Thursday, July 13, 2006

Asia: Together again despite underwhelming demand

Yeah, like we were eagerly awaiting this...

The original lineup of Asia is reforming for a 25th anniversary reunion tour.

Let the ennui commence.

Back in the day, circa the late 1960s, when a rock band was hyped as a "supergroup," that handle actually meant something. Crosby, Stills, Nash and Young, for example, brought together key members of three superstar ensembles: The Byrds (David Crosby), Buffalo Springfield (Stephen Stills and Neil Young), and The Hollies (Graham Nash). Blind Faith combined the already legendary talents of Eric Clapton (The Yardbirds, Cream), Ginger Baker (Clapton's bandmate in Cream), and Stevie Winwood (the brilliant Traffic), along with bassist Ric Grech from the group Family. Even into the 1970s, we were still getting supergroups worthy of the name, such as Bad Company — Paul Rodgers and Simon Kirke from Free ("All Right Now"), Mick Ralphs from Mott the Hoople ("All the Young Dudes"), and Boz Burrell (the seminal progressive rock band King Crimson).

By the advent of the '80s, however — man, that was one culturally bankrupt decade, wasn't it? — the biggest "supergroup" the music industry could scrape together was Asia, which merged the tattered remains of a pair of defunct prog-rock bands, Yes (guitarist Steve Howe, keyboard player Geoff Downes) and Emerson, Lake and Palmer (drummer Carl Palmer), with a singer/bassist named John Wetton, who had been in one of the myriad permutations of King Crimson half a decade before.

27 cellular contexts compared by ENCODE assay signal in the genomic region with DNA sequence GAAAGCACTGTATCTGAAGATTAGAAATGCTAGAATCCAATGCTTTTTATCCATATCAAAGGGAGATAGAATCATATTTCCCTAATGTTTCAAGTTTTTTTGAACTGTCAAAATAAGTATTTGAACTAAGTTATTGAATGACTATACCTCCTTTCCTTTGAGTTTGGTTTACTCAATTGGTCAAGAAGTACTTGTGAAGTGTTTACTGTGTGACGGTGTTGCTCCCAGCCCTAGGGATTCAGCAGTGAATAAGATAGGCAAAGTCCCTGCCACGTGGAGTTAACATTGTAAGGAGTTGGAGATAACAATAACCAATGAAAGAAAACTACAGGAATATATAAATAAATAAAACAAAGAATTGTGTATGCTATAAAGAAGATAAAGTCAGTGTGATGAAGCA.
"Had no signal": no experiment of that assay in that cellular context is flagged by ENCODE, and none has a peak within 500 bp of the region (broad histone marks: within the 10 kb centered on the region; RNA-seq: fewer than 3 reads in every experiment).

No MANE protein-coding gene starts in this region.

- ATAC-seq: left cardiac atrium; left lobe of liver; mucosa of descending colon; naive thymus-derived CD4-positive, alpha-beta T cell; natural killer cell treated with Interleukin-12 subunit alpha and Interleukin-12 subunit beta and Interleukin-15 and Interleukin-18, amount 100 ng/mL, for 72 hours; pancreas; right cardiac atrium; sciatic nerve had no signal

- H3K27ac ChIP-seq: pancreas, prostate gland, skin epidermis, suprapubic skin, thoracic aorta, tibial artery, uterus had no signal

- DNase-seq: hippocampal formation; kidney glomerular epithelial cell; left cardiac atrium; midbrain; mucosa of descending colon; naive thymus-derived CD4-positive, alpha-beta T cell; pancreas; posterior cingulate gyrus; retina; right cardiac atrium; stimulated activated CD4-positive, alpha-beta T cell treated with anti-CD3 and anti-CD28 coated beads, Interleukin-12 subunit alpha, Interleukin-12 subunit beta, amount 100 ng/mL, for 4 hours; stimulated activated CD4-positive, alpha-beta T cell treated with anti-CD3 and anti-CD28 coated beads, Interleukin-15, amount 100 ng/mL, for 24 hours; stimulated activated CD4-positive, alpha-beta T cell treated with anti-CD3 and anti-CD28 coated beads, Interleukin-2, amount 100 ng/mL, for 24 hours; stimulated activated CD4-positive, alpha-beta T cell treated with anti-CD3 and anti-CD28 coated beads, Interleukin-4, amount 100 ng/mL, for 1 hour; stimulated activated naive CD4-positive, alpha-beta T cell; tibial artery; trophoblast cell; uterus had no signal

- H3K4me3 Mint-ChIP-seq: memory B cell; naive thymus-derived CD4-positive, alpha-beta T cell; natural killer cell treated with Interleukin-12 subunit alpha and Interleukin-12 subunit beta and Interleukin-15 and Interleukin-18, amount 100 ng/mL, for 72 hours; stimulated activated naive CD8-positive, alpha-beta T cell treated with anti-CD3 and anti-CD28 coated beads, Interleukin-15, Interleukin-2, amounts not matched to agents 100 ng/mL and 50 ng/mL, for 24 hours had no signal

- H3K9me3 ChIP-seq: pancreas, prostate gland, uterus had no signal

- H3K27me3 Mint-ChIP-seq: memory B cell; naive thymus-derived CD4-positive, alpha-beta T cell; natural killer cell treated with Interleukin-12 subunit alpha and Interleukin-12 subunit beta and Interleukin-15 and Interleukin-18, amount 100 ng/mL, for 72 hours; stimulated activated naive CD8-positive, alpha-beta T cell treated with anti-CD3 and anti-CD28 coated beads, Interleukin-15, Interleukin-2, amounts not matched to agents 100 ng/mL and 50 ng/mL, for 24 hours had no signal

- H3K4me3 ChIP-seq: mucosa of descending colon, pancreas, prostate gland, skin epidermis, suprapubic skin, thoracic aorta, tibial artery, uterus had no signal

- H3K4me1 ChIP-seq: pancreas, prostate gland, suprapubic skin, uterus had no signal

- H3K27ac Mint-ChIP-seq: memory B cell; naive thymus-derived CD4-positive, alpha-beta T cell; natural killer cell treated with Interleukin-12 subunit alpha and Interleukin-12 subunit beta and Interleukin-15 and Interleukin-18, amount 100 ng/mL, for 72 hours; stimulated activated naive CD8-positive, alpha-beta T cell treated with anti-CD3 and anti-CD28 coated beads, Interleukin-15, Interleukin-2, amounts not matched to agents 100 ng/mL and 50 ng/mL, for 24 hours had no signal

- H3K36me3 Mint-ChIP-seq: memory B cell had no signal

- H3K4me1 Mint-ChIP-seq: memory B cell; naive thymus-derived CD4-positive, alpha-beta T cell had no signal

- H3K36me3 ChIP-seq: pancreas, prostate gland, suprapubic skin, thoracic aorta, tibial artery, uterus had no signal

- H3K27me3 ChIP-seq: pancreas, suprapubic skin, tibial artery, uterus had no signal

With much fanfare, Asia's self-titled (I was going to say "eponymous," but I've exhausted my allotment of pretentiousness for this week) first album was unleashed on Top 40 radio in 1982. The singles "Heat of the Moment" and "Only Time Will Tell," trademarked by Downes's screechy, repetitive synthesizer riffs (the guy had just come over from the Buggles, whose MTV hit "Video Killed the Radio Star" may have indeed sounded the death knell for rock and roll as we once knew it) and Wetton's hilariously wimpy lead vocals (if you've seen The 40-Year-Old Virgin, you'll recall that the title character is portrayed as an Asia fan, which partly explains his lack of "experience"), immediately wormed their way into Western consciousness, never to be eradicated.

Fortunately for civilization, Asia's succeeding albums fared less strongly in the marketplace. The band continued to record and tour with various patchwork lineups — something like 16 or 17 different musicians have been members of the four-person band at one time or another — and gradually faded from view.

Until now.

Darn it.


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